NM doesn't have sea ports or a lot of natural resources, so education is critical. But the elites have determined that only the well off should have education. I went to the old Albuquerque TVI back in the '70's and learned a skill that kept me employed for over 30 years. The tuition for in state residents was free. I paid a lot of taxes and made good wages in those decades, so the state got more than it's money back. Now we have an expensive community college, where students find out how bad their High school education was, and a huge shortage of jobs. Add to this the need for a car due to sprawl, and young people probably see the economy here as hopeless.
I don't see any way out of this in the short term. It looks really bad for young people.

Anonymous said...

As far as Richardson goes, the average New Mexican would never be able to afford a $10,000 cost for a spaceport ride; the Railrunner costs went way over budget; and Richardson's popularity slumped from 74% to 41% by the time he was out of office mostly due to scandal and controversy over "pay to play".

While Martinez may not be showing much in forwarding New Mexico economically, Richardson left the state as one of the highest corruption administrations.

Anonymous said...

An arena downtown? Ugh not again please....that and Marty's trollies and Berry's beach....gag.

Anonymous said...

Those last two anonymous comments are representative of the republican party view. they are silly and childish and represent the can't do philosophy of the GOP in making NM a better place to live.

Anonymous said...

Heather Wilson said she loved NM and now even she can't find a job. She was on the short list for dean in North Dakota

Anonymous said...

No they are not, has the RailRoadRunner turned a profit? No. has the spaceport? No. And believe me, the fringe Republicans running this state are a disgrace. But spending money on public trinkets like beaches and arenas are a stupid use of funds. Invest in economic growth not stupid infrastructure that has no market.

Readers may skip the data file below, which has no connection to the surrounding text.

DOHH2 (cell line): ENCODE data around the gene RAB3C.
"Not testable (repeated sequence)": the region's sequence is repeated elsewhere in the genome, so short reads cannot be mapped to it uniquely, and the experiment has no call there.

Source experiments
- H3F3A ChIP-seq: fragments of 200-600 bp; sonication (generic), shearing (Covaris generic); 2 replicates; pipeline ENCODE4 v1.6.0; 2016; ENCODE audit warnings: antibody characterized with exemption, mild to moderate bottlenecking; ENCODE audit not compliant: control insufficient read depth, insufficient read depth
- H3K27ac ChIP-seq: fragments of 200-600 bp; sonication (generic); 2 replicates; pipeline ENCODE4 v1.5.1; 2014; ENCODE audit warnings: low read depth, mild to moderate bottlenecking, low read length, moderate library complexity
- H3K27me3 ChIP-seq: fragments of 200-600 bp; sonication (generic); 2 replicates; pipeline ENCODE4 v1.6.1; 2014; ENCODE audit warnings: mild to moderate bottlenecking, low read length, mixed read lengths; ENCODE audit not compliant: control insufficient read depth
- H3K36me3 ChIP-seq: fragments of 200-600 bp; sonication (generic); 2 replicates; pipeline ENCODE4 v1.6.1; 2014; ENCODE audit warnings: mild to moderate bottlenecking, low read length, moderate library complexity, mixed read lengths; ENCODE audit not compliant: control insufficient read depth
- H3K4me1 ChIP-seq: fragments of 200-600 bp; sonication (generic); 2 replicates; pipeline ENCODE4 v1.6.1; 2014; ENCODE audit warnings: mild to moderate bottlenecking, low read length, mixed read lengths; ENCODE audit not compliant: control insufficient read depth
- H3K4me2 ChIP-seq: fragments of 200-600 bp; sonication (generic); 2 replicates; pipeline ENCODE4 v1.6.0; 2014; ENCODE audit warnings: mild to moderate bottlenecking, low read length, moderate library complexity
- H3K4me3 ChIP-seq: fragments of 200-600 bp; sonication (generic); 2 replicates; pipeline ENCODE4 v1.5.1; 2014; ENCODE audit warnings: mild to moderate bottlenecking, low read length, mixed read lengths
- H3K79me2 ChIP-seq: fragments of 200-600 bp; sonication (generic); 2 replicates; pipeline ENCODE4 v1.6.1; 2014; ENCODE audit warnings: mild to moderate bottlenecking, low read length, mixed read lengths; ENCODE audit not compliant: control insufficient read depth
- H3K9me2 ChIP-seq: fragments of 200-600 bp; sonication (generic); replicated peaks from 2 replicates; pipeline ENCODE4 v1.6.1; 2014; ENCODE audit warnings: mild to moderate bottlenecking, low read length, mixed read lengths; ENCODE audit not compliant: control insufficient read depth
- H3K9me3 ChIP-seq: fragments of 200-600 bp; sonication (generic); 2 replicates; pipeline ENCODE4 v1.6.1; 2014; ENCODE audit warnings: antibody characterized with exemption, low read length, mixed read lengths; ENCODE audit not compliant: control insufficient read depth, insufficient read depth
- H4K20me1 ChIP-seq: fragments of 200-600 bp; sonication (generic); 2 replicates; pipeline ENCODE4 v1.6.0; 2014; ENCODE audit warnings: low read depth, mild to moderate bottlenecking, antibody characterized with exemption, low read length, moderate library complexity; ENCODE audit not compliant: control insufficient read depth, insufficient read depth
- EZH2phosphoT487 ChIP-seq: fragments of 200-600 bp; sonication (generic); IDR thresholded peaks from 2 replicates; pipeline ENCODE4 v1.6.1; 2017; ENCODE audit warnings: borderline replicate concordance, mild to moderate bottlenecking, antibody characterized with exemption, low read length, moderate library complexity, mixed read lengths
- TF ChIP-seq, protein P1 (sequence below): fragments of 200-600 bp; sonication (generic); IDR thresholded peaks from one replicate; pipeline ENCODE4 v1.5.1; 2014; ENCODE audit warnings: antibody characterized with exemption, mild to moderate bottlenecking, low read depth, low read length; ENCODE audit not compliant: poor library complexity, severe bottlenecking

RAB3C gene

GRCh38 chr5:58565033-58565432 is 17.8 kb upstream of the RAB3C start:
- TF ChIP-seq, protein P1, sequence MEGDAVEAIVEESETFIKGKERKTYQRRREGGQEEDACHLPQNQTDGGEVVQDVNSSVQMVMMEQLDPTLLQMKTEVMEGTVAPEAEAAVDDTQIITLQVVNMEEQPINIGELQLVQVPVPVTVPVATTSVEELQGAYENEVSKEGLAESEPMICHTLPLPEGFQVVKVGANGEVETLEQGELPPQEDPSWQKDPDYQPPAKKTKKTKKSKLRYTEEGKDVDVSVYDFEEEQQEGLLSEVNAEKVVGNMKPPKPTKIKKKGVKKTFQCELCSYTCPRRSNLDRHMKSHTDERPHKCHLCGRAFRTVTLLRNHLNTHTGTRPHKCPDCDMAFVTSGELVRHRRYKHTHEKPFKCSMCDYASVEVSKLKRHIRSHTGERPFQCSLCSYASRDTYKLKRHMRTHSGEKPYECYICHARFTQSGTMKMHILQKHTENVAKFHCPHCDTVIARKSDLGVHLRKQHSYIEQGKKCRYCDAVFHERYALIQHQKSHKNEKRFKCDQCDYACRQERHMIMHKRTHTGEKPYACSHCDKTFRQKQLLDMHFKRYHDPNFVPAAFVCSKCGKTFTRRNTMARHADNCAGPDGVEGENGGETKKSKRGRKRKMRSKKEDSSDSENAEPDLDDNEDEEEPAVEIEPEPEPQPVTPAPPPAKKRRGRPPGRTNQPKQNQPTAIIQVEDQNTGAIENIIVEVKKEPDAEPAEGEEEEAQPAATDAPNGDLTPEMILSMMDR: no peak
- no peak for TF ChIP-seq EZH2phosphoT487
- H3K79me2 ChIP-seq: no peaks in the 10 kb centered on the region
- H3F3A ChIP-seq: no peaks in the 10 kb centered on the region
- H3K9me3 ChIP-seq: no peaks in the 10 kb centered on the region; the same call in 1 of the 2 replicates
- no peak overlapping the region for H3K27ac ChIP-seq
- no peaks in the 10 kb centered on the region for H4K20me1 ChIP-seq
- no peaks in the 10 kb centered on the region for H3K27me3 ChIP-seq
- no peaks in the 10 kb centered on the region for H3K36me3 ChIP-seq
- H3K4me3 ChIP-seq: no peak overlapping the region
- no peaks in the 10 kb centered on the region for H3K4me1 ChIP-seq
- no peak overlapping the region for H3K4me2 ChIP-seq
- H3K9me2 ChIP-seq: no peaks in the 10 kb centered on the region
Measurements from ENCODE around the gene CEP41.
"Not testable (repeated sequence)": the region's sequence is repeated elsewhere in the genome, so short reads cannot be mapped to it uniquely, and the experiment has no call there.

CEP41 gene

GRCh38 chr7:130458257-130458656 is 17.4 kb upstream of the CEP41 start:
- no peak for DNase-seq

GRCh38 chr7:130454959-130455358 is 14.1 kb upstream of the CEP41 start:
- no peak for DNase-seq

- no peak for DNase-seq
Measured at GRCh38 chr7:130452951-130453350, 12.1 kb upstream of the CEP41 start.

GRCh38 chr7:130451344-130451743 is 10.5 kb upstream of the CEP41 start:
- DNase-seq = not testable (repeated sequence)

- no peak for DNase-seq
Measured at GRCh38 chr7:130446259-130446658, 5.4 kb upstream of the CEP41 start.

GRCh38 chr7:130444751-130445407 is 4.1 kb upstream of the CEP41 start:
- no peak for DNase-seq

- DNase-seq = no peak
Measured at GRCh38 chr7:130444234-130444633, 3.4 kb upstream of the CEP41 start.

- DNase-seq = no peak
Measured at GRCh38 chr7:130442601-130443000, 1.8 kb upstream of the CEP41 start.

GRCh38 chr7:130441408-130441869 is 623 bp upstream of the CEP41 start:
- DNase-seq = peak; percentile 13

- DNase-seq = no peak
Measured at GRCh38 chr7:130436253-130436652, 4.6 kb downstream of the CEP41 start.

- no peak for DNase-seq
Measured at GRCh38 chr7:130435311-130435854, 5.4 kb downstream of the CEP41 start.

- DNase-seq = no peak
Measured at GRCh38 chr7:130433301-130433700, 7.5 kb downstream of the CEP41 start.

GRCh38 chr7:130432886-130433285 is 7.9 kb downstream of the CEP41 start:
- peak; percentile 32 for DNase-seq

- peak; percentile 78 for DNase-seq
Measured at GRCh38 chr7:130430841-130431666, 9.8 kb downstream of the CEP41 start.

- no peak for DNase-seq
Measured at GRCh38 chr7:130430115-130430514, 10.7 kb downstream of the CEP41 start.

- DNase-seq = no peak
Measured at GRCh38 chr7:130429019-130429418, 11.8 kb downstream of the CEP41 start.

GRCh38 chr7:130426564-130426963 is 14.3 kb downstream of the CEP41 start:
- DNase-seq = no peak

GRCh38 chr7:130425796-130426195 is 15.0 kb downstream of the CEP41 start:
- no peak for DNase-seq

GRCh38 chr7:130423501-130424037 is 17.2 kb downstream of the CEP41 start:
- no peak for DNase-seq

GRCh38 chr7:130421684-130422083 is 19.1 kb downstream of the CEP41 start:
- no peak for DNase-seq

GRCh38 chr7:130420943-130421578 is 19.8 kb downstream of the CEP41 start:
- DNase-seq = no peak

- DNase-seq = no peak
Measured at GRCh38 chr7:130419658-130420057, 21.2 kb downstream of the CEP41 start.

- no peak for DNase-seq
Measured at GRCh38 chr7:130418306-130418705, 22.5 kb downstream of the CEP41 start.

Anonymous said...

earth to stupid republicans.....government provides services and amenities...not profits. You folks don't even understand that do you. By your philosophy there would be no mass transit, museums, schools, etc because they don't provide profits. And of course you would hate libraries, because there is knowledge there. and what use is knowledge if there are no profits? You folks are still living in the dark ages.

Bubba Muntzer said...

The Republican vision as far as I can tell is where everyone can live up to their potential to attack Bill Richardson.

That's in practice. In theory it's to create a situation where we have the opportunity to live up to our individual potential, so we can have a nice life. We achieve this by letting individual initiative flourish - that whole entrepreneurial spirit thing, get government off the backs, and it transfers this theory to the schools. Let Charter Schools experiment with innovative ways.

On the street, where people are less worried about how to get rich and more about making it to the next paycheck, this plays out by making people unlikely to want to think about long range problems, such as the education system.

The commenter above didn't mind paying a good share of his or her income in taxes, a lot of which goes to education. She or he at least acceded to the taxes, in part, at least, because they had a good income.

On some level they had to approve of what government did with their money. We all have to. A leader has to connect with people on that unconscious level, so that they permit government to spend money, and build new schools. Part of this is to create the vision, and part is to allay any unconscious misgivings. The commenter's misgivings were allayed in part, it would seem, because she or he didn't face economic insecurity every day.

In practice, on the street, the Republican philosophy can't do that. It can only do the opposite. Which is fine as a point of argument, but Democrats need to keep in mind that to whatever extent we go along with the promotion of individuality we are feeding into people's insecurities; whatever extent we don't promote the idea that we're all in this together and can rely on each other if times get hard, that we won't starve and lose our houses and get thrown out of our apartments.

Democrats must foster community, and collectivity, the opposite of the Republican philosophy. Governor Martinez and whoever comes after her would eventually have go along with this mindset, if it's what the people were thinking.

Central to the Democrats' task, then, is to reverse the massive redistribution of wealth upward that has occurred over the past 30 years, so that people don't mind chipping in for the schools.

Anonymous said...

Sunlight to retarded liberals, public enterprise projects need sustainability. Plz come out of the cave.

Anonymous said...

The guys who call liberals retarded must never have needed to use a bus. What a jerk.